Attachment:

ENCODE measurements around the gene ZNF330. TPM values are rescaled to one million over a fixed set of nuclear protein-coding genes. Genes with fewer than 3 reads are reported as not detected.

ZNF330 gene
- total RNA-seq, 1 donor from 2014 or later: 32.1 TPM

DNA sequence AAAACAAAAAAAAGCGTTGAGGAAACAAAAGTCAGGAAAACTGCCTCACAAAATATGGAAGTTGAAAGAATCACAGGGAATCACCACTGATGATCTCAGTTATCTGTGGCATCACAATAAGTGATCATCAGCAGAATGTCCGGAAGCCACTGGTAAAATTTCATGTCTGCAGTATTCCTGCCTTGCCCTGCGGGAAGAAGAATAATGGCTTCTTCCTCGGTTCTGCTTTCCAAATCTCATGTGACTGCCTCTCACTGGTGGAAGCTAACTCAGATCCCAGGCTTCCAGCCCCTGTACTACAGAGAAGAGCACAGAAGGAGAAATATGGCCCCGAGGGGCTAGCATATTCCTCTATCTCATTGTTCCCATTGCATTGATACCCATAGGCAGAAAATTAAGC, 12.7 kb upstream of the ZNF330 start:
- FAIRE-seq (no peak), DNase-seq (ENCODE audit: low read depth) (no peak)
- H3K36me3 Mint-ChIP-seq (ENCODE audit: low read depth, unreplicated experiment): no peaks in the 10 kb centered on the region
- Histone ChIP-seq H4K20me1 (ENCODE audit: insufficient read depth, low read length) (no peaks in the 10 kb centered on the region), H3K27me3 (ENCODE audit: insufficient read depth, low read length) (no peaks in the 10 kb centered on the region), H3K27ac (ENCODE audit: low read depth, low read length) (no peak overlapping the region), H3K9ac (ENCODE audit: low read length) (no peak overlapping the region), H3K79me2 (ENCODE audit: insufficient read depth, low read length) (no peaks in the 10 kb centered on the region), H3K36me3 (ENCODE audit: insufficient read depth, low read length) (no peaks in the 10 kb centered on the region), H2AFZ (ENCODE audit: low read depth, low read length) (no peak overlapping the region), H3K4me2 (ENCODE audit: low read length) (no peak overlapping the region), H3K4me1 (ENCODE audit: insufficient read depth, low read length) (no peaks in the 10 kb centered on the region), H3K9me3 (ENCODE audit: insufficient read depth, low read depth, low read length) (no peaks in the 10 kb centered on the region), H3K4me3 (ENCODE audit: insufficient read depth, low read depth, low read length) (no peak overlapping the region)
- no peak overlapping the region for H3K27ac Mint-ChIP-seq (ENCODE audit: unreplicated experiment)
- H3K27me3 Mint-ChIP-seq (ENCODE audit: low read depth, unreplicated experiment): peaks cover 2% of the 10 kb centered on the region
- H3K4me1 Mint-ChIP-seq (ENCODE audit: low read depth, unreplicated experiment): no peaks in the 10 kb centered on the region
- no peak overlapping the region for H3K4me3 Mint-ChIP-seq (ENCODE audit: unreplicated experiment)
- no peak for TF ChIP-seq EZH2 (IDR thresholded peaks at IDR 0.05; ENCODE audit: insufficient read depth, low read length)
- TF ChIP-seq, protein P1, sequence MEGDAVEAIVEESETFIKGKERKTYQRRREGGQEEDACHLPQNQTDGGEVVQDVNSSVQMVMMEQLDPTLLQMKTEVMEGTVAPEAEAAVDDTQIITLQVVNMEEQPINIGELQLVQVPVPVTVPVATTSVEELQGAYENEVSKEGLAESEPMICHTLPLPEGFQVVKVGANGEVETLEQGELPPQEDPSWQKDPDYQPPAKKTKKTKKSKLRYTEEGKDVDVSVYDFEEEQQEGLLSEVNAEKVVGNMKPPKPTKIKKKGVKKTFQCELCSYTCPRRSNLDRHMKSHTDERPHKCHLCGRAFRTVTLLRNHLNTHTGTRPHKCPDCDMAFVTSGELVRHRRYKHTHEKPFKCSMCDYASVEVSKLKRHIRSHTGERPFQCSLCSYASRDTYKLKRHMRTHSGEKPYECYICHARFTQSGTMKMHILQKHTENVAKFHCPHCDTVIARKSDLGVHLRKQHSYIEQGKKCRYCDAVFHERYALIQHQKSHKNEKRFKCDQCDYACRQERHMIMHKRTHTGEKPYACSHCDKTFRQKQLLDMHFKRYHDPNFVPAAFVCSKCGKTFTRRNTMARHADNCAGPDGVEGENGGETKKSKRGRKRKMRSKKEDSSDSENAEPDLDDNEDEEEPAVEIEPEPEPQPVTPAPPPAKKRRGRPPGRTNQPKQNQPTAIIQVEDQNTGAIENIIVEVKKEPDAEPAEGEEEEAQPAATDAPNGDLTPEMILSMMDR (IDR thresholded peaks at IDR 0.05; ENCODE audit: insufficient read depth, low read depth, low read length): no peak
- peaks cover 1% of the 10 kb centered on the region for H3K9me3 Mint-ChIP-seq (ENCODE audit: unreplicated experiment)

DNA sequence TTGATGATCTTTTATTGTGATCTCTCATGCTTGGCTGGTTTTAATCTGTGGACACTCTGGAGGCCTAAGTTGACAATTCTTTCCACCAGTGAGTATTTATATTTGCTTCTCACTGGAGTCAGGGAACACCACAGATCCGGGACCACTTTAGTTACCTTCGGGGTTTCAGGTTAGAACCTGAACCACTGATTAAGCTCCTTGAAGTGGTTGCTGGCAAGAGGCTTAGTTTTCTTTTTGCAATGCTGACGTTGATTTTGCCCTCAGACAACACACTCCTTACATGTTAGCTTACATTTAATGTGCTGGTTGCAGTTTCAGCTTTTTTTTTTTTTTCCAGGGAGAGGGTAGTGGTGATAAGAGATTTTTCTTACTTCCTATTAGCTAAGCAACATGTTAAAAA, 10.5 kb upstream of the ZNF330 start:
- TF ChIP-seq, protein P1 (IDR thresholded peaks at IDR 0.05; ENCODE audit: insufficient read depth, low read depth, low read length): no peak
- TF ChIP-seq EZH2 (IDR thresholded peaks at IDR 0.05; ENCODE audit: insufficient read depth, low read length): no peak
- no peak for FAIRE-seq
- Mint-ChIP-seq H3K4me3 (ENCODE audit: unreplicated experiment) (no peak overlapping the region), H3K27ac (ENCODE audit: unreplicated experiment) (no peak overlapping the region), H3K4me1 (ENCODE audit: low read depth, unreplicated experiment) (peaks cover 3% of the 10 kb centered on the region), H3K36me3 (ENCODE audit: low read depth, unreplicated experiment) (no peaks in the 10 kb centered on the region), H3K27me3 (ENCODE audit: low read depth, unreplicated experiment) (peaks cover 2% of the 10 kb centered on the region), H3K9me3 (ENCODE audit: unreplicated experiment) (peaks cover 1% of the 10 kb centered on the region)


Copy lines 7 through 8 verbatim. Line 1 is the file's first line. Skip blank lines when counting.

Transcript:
- Histone ChIP-seq H4K20me1 (ENCODE audit: insufficient read depth, low read length) (no peaks in the 10 kb centered on the region), H3K27me3 (ENCODE audit: insufficient read depth, low read length) (no peaks in the 10 kb centered on the region), H3K27ac (ENCODE audit: low read depth, low read length) (no peak overlapping the region), H3K9ac (ENCODE audit: low read length) (no peak overlapping the region), H3K79me2 (ENCODE audit: insufficient read depth, low read length) (no peaks in the 10 kb centered on the region), H3K36me3 (ENCODE audit: insufficient read depth, low read length) (no peaks in the 10 kb centered on the region), H2AFZ (ENCODE audit: low read depth, low read length) (no peak overlapping the region), H3K4me2 (ENCODE audit: low read length) (no peak overlapping the region), H3K4me1 (ENCODE audit: insufficient read depth, low read length) (no peaks in the 10 kb centered on the region), H3K9me3 (ENCODE audit: insufficient read depth, low read depth, low read length) (no peaks in the 10 kb centered on the region), H3K4me3 (ENCODE audit: insufficient read depth, low read depth, low read length) (no peak overlapping the region)
- no peak overlapping the region for H3K27ac Mint-ChIP-seq (ENCODE audit: unreplicated experiment)